Proponent Angelina Cook, who resides in McCloud, asked everyone to remember that communities adopt laws that fly in the face of federal law all the time in order to rectify illegitimate laws which endanger the right to life.

“This is not new... it’s the way our government works,” Cook said.

Possible restrictions

Proponents claim Mount Shasta City is specifically exempted from the definition of a corporation. Therefore, the prohibition of water extraction wouldn’t apply to the city or any business within the city (such as a microbrewery.)

Stearns said in his interpretation, the ordinance would prohibit such businesses from selling their product outside city limits. It would also prohibit the city from supplying water to residences and businesses outside city limits, as they presently do in some cases.

This statement was met with much contradiction from the proponents in the audience, most notably from Price. Though Mayor Michael Murray wouldn’t allow a back and forth conversation between the two, it was acknowledged that the ordinance could be interpreted differently by different individuals.

Possible impact on the city

Proponents say the ordinance would only obligate the city to test the first 10 Mount Shasta residents for evidence of cloud seeding toxins, and then only if corporate cloud seeding takes place.

Kenny and Stearns say the ordinance is ambiguous, and assert that the city could be held liable for much more, especially because the ordinance states that if such substances are found within the body of a resident, they must initiate litigation to recover trespass, compensatory and punitive damages.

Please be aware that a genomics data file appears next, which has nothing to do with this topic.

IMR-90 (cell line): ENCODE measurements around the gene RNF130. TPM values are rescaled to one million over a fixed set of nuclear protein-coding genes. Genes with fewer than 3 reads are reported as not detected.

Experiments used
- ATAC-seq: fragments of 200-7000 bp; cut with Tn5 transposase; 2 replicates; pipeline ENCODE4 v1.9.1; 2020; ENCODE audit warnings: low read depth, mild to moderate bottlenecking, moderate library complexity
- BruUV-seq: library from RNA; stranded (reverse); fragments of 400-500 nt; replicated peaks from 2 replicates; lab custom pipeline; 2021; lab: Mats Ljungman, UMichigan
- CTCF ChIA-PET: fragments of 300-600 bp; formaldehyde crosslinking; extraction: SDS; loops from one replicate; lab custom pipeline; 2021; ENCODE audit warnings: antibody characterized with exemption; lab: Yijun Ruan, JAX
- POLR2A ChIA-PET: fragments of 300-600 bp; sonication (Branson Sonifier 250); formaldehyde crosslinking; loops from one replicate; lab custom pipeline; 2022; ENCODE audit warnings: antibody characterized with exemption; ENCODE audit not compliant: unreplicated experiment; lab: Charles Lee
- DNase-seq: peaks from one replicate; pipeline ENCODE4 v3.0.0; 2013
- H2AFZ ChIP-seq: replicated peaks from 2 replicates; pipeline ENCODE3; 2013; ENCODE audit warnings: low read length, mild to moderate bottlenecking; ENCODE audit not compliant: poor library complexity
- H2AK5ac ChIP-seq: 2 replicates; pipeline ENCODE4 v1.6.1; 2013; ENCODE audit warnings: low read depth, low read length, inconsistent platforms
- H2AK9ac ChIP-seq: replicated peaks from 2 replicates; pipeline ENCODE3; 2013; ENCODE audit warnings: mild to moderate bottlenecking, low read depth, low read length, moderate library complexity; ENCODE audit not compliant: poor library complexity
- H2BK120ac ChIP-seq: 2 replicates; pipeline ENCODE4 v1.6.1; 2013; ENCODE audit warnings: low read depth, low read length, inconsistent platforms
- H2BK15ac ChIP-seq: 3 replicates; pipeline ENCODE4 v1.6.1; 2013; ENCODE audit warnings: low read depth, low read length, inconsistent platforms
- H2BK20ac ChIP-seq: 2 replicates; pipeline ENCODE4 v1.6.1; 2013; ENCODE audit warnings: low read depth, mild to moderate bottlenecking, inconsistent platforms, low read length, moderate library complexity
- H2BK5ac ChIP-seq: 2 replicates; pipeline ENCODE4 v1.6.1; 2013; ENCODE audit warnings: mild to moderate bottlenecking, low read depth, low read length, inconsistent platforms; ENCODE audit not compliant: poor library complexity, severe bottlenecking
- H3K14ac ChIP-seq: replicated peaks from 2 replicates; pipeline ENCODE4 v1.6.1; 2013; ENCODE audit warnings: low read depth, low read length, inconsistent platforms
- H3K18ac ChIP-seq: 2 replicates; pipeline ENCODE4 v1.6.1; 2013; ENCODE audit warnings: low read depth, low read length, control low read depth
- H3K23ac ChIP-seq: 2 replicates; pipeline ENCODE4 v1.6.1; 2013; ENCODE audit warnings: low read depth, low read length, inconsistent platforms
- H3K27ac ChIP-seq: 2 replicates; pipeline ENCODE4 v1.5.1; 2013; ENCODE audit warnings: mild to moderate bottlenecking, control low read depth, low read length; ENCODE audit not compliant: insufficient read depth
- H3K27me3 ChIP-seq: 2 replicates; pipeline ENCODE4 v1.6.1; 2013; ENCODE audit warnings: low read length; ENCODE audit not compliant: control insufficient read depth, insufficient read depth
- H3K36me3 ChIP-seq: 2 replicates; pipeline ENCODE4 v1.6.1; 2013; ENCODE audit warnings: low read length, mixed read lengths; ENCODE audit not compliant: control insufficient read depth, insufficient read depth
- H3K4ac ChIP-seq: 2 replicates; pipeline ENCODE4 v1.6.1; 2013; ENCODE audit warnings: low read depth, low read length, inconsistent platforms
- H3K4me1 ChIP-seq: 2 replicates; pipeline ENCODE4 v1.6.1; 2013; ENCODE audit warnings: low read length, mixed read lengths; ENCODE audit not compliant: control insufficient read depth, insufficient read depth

Proponents counter that if such a situation did take place, heavy metal testing can be done for as little as $69 per person. Any additional expenses incurred after that would be defrayed by pro bono work of the ELDF and Global Exchange.

Stearns said he would be more comfortable if the ordinance said the ELDF and Global Exchange were responsible for paying for litigation and going after corporations who violated the ordinance, and not the city, which is already in murky financial waters.

Support for the ordinance

Despite the many concerns, the majority of the audience was fully in support of the ordinance. Many local residents stood to lend their support alongside several from other communities, some as far away as Alaska and Southern California.

Also standing in support were two members of the Winneman Wintu tribe, who said they would like to protect the sanctity and purity of the water of their native lands.

Only a handful of people stood to say they didn’t support the ordinance. While Mount Shasta resident Doug Dorsey expressed his disgust with the entire document, others said they simply weren’t in support of it as written.

Whether supportive or not, the council, including Stearns, Murray, Sandra Spelliscy, Ned Boss and Russ Porterfield decided unanimously to put the ordinance up to vote in a special election rather than adopt it immediately.

Because the general election is within the next six months, city manager Kevin Plett said the initiative will be placed on the November 2, 2010 ballot.

“The rest of this discussion is for the campaign trail,” Plett added.

More information

To research the initiative further, there is information both online at located at city hall. To read the full text of the ordinance, visit the Mount Shasta City website at Also posted there is the text of the city attorney’s special report.

To see a report from the initiative’s proponents, visit the Shasta Commons website at Other supporting documents can be found at Mount Shasta City Hall.

Lead proponent of the Mt. Shasta Water Rights and Self Governance Ordinance, Molly Brown, said what the initiative is attempting to do is “as American as apple pie,” at the May 24, 2010 Mount Shasta Council meeting.